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A great horned owl.  Photo by Brendan Lally/Creative Commons.

A great horned owl.  Photo by Brendan Lally/Creative Commons.

The Migratory Bird Treaty – A Century of Bird Conservation

A century ago the conservation landscape across North America was much different for migratory birds. In the 1800s, the unregulated killing of migratory birds put many species at risk throughout North America. Feathers from waterbirds such as egrets and herons were highly prized by the fashion industry; while other species, including waterfowl and shorebirds, were pursued extensively by market hunters. Barrels full of harvested ducks were regularly shipped by rail from places such as Heron Lake in southwestern Minnesota to markets in Chicago and further east.

By the early 1900s, the wildlife conservation movement began to pick up steam, partly in response to the unchecked take of migratory birds. Many states began enacting legislation to set hunting seasons in response to declining game populations including migratory birds. President Theodore Roosevelt established the Pelican Island Federal Bird Refuge as a nesting sanctuary for waterbirds. Congress passed the first federal wildlife protection law, the Lacey Act, which made it illegal to transport or sell a bird in one state when it was illegally harvested in another state in 1900. The Lacey Act was an important step in ending the era of market hunting in the United States. Even with this conservation momentum, the passenger pigeon, historically one of the most abundant birds in North America, went extinct in 1914 when “Martha” died at the Cincinnati Zoo.

A combination of these events reinforced the need for increased cooperation in conserving our shared bird resources, especially those that cross state and international borders. In that spirit, the United States and Great Britain, on behalf of Canada, signed the “Treaty on the Protection of Migratory Birds in Canada and the United States” on August 16, 1916, which we now refer to as the Migratory Bird Treaty. The Treaty was ultimately extended to include Mexico in 1936, Japan in 1972, and Russia in 1976.

Congress passed the Migratory Bird Treaty Act in 1918 to formally implement the provisions of the Treaty. Specifically, the Act prohibited the hunting, killing, capturing, possession, sale, transportation, and exportation of birds, feathers, eggs and nests. It also provided for the establishment of protected refuges to give birds safe habitats and it encouraged the sharing of data between nations to monitor bird populations. In fact, the establishment of the Upper Mississippi River National Wildlife and Fish Refuge in 1924 is directly rooted in the passage of the Migratory Bird Treaty Act.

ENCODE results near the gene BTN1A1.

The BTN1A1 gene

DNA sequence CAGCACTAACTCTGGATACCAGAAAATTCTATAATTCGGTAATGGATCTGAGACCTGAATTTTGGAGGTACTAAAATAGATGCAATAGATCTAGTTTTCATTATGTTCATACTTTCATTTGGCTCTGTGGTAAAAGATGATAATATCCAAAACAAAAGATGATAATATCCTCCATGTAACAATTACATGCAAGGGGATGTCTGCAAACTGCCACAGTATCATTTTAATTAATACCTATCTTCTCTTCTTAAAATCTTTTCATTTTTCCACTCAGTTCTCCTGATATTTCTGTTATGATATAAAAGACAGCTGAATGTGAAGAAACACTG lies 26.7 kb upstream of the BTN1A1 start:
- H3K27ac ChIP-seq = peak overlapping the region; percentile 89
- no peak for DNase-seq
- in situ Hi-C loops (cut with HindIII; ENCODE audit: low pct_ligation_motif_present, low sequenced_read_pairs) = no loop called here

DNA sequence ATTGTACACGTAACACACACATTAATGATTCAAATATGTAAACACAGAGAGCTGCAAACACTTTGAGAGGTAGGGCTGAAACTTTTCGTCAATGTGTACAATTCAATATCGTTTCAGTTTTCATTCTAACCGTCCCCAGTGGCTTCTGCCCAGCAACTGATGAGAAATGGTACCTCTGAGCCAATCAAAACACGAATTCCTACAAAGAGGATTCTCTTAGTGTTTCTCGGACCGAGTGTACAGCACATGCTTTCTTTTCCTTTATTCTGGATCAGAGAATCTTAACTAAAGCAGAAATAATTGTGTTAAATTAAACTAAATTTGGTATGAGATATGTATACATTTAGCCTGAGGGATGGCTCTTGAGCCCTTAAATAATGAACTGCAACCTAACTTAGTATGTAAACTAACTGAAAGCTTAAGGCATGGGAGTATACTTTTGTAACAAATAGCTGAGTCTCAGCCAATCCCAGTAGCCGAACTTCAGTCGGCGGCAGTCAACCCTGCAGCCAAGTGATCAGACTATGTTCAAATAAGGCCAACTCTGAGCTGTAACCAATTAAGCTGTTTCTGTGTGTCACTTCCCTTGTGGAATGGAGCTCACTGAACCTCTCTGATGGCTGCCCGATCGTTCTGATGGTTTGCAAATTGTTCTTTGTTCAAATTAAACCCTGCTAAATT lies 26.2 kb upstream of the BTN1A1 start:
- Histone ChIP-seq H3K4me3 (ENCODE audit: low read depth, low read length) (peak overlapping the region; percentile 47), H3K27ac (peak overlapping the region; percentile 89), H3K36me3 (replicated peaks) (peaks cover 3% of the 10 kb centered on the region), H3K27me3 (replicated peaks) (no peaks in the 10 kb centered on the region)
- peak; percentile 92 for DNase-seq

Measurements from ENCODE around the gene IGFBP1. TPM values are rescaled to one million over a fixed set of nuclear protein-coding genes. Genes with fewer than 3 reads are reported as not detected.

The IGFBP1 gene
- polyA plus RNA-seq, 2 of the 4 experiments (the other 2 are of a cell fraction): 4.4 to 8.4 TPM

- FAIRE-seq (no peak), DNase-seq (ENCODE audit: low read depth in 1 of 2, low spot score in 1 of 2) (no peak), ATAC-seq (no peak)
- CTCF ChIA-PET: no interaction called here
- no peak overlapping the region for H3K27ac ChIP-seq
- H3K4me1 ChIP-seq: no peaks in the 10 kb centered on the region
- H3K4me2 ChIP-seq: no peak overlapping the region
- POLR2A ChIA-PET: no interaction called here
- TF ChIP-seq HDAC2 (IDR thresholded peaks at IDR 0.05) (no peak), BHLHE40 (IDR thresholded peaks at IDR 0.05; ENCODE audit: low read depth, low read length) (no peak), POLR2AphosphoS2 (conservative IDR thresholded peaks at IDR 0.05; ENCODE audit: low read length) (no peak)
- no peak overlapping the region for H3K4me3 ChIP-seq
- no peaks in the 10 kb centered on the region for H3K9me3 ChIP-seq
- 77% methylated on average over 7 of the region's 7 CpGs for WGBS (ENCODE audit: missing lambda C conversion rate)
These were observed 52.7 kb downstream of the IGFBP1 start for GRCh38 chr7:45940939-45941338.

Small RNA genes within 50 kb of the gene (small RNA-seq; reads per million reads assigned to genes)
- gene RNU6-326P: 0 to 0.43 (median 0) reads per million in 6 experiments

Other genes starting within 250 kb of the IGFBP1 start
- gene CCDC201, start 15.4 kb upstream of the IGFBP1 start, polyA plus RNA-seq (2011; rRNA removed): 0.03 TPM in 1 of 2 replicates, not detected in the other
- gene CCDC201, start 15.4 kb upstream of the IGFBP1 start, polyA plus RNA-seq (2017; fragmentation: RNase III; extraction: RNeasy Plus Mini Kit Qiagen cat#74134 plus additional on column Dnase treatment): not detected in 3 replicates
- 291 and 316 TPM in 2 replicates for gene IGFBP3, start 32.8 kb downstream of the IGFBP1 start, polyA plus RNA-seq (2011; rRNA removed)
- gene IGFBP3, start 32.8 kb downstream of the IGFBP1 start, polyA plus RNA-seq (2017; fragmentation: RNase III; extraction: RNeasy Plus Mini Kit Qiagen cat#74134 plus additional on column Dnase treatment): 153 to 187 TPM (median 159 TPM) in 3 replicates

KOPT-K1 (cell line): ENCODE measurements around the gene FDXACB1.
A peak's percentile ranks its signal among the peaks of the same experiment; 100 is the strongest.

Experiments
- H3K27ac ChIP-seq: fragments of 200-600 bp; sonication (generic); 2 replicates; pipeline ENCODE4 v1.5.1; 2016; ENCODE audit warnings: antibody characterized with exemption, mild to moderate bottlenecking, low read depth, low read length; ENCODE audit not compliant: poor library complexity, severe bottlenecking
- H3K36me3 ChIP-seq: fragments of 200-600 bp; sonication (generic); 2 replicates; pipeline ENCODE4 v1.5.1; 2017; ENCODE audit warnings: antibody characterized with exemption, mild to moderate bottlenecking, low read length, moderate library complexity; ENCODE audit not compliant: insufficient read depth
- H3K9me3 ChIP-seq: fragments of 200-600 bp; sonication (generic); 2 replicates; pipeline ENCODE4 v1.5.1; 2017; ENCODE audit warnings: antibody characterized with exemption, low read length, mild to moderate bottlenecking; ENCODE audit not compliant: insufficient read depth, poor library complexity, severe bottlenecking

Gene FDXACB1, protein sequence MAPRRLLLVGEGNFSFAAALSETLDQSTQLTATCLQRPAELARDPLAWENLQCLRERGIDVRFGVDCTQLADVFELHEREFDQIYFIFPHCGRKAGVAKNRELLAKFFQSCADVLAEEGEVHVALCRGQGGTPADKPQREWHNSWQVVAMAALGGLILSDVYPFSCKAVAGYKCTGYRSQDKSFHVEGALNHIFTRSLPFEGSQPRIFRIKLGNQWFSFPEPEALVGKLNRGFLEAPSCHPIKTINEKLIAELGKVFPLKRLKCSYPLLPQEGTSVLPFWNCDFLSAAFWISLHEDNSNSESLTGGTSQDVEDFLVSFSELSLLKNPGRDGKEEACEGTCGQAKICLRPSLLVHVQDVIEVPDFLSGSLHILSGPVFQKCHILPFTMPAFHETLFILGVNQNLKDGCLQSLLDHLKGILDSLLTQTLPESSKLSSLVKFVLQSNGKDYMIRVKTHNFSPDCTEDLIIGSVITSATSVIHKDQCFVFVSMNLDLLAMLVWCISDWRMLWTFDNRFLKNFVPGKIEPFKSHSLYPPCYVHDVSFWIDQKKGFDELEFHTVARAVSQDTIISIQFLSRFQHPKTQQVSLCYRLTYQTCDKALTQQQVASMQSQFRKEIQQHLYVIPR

The landmark Migratory Bird Treaty and Act has paved the way for migratory bird conservation over the past 100 years. Some highlights include the passage of the Migratory Bird Hunting and Conservation Stamp Act in 1934; the establishment of the cooperative Flyway-based system for migratory bird management in North America during the 1940s and 1950s; and the enactment of the North American Wetlands Conservation Act in 1989. These efforts, along with others, have helped manage and conserve millions of acres of wildlife habitat benefiting migratory birds and the American public. Within in the Midwest Region, once imperiled species, such as the Canada goose and sandhill crane, have recovered to robust populations thanks in part to the protections resulting from the signing of the Migratory Bird Treaty.

The Migratory Bird Centennial offers an unprecedented opportunity to raise the visibility of migratory bird conservation in North America and provides a great springboard to launch us into the next 100 years! Throughout 2016, we plan to engage our partners in events that increase awareness and support for migratory bird conservation. Some Midwest Region highlights include integrating a Centennial theme in annual events such as International Migratory Bird Day, National Wildlife Refuge Week and local birding festivals; holding a partnership event in Chicago in August; and sponsoring a youth art contest where kids can submit artwork with a bird conservation theme. In the near future, displays about the Migratory Bird Treaty and bird conservation will be available for field stations to use at public events. Please stay tuned throughout the coming year for more stories and events on how you can participate in Centennial activities and promote migratory bird conservation throughout the Midwest Region and beyond.

We also invite you to visit for more information about the Migratory Bird Treaty Centennial including an informative timeline that outlines bird conservation over the past 200 years.

By Tom Cooper
Regional Office - Migratory Bird Program


Katie Koch
Regional Office - Migratory Bird Program

A barred owl.  Photo by Jon Nelson/Creative Commons.

A barred owl.  Photo by Jon Nelson/Creative Commons.


Last updated: June 8, 2020